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Ghrelin is a peptide hormone secreted into circulation from the stomach. It has been postulated to act as a signal of hunger. Ghrelin injection acutely increases energy intake in lean and obese humans and chronically induces weight gain and adiposity in rodents. Circulating ghrelin levels are elevated by fasting and suppressed following a meal. Inhibiting ghrelin signaling therefore appears an attractive target for anti-obesity therapies. A number of different approaches to inhibiting the ghrelin system to treat obesity have been explored. Despite this, over a decade after its discovery, no ghrelin based anti obesity therapies are close to reaching the market. This article discusses the role of ghrelin in appetite control in humans, examines different approaches to inhibiting the ghrelin system and assesses their potential as anti-obesity therapies.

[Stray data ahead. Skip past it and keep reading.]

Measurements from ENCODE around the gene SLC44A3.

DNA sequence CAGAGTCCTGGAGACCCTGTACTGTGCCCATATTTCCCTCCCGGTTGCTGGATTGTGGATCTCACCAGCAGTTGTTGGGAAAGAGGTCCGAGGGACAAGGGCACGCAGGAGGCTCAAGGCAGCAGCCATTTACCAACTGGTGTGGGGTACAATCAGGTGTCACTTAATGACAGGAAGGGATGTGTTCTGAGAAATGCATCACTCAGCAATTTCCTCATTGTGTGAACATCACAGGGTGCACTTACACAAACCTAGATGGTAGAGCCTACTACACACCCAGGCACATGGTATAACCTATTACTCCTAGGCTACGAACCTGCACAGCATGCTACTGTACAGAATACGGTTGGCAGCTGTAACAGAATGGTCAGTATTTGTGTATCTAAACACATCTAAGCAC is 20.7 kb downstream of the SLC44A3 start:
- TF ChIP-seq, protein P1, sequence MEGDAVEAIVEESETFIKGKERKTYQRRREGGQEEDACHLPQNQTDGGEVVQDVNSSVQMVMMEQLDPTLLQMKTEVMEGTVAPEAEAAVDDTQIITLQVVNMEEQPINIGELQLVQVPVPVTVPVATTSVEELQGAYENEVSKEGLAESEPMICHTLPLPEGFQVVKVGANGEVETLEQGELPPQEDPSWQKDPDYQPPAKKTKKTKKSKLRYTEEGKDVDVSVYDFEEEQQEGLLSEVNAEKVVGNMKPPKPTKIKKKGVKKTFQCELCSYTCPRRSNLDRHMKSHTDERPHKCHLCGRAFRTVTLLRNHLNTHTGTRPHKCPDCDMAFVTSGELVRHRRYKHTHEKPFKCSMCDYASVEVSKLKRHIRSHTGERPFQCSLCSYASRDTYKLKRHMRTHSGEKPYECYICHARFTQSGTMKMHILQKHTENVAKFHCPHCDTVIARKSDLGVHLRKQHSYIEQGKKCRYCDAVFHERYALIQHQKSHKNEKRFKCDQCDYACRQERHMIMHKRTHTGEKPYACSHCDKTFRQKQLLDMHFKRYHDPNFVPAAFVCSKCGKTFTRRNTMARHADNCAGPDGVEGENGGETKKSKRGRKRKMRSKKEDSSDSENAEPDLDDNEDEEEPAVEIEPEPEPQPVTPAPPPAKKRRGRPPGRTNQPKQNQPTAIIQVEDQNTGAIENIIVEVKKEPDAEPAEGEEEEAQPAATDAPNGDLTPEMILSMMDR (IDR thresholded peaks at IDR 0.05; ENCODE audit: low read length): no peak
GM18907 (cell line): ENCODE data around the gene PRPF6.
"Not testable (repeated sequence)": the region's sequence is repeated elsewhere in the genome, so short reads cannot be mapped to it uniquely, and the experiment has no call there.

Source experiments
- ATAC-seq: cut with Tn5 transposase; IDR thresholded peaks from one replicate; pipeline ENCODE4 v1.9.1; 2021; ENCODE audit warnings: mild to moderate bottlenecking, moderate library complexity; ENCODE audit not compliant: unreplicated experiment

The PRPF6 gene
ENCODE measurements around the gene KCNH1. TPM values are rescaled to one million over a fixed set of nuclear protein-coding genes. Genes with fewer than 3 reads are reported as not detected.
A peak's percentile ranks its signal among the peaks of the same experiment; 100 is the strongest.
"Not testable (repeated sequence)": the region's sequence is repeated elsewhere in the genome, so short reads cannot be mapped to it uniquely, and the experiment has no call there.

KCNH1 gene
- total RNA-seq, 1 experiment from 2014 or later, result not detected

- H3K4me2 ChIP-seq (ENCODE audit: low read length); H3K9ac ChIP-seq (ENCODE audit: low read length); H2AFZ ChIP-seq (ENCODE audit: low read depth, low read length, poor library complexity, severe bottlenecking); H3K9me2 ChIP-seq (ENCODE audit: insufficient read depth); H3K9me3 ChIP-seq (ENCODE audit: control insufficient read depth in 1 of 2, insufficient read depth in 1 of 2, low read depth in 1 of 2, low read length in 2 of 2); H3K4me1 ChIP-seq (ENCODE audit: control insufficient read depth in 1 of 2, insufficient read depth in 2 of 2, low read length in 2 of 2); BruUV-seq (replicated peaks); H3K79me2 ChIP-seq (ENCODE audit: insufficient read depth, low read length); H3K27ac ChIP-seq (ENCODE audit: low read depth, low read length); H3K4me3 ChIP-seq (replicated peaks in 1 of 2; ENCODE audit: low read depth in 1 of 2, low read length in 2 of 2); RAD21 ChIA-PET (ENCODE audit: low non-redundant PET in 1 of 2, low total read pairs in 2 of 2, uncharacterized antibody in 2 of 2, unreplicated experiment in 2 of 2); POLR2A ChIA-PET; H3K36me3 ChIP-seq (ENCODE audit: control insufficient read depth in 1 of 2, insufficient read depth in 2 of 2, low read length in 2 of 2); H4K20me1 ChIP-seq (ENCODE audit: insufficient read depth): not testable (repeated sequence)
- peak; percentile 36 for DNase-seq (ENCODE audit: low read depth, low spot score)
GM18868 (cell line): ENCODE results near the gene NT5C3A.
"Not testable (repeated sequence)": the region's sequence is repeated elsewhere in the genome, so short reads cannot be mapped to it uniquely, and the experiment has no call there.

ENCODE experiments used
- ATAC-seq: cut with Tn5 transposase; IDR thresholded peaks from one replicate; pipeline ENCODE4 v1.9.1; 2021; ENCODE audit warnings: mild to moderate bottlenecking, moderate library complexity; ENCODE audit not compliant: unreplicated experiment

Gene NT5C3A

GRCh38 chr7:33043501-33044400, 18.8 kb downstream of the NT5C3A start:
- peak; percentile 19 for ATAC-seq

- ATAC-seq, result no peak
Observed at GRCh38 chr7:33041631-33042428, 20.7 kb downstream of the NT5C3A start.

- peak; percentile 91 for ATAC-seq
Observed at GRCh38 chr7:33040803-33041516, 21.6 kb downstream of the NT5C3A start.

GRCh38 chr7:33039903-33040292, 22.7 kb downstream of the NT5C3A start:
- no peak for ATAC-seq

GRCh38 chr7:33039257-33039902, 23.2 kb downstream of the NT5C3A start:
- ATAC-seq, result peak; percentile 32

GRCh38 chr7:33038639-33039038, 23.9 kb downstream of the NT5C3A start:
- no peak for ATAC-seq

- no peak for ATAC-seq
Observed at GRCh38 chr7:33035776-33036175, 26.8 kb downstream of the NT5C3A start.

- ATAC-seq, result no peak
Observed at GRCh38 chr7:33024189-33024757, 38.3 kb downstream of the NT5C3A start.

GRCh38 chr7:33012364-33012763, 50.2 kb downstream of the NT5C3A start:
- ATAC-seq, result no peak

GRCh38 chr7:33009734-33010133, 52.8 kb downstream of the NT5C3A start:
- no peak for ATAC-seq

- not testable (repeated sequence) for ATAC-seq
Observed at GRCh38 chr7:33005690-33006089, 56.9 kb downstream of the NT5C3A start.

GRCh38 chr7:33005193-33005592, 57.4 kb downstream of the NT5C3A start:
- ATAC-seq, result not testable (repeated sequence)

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Author(s): Shoresh Arva Mostafa Setamdideh Hoshyar Mohammad Amini and Ahmad Alipour
Ghrelin, Growth Hormone Secretagogue Receptor, Obesity, Appetite, growth hormone secretagogue receptor